Finally, there is a link in the examples/Linux directory for a program that sends data to QGroundControl using the MAVLink protocol. For more on developing for QGroundControl, see the QGroundControl developer reference. Reviewing this example will give you an initial understanding of how the message-passing mechanism of MAVLink works.

Installing PX4 firmware

This document does not go into deep detail on PX4 technology. For more details about PX4, please see the PX4 User Guide and PX4 Developer Guide. The developer guide even has an Intel Aero Compute Board page dedicated to flashing the firmware on the Intel Aero Flight Controller, if needed.

Using the PX4 Firmware, unlike MAVLink, involves building libraries and executables from the repository.

First, a local clone of the repository is required. From a terminal window, issue the following commands:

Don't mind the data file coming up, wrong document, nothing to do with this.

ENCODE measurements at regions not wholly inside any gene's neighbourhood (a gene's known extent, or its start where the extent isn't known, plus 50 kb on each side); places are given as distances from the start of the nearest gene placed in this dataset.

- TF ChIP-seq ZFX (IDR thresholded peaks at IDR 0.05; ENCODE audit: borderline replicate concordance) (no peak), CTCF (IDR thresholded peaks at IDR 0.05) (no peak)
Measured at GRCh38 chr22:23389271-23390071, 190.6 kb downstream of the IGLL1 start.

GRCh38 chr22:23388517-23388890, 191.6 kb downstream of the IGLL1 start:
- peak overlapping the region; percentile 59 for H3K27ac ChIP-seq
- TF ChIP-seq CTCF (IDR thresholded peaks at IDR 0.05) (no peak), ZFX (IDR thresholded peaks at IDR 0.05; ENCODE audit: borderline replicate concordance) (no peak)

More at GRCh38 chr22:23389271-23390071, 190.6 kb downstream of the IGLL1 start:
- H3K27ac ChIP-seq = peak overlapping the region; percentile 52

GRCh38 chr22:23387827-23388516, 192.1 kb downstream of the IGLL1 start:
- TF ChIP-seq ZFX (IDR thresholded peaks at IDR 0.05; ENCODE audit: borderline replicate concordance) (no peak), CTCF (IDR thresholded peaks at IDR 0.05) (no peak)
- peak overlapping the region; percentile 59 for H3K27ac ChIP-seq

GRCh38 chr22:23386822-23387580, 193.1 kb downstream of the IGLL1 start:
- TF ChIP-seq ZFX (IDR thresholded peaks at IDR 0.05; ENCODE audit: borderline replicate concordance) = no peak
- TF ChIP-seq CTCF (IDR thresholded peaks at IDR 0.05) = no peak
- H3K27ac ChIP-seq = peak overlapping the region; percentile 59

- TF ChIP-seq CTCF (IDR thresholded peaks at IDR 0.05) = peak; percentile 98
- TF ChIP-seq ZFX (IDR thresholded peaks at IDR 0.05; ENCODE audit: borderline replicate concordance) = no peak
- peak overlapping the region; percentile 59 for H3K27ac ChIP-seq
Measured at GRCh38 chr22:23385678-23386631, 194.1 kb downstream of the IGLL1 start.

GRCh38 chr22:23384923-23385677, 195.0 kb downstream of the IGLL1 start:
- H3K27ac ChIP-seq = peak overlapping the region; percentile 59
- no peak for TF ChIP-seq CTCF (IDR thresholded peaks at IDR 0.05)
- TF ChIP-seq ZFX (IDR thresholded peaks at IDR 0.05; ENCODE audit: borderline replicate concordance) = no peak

git clone -–recursive -–progress https://github.com/PX4/Firmware.git

cd Firmware

git submodule_update -–init -–recursive

Next, build the binaries by compiling the source code. It is recommended you proceed to the simulation for the SITL scenario. While it is possible to move to the hardware directly at this point, this is outside the scope of this document.

After ensuring that the simulation prerequisites are installed on the system, just launch. The convenience make target will compile the POSIX host build and run the simulation.[1]

In a terminal window, run the command:

make posix_sitl_default jmavsim

The first time the command is issued, the make program will compile several libraries and executables which can take a bit of time to compile. Once built, subsequent issues of this command will skip over those build artifacts.

After issuing the command two things happen:

  1. A PX4 shell is presented to the user.
  2. A JMavSim simulator—complete with quadcopter—is launched.

In the PX4 shell you can issue commands such as:

pxh>  commander takeoff
pxh>  commander land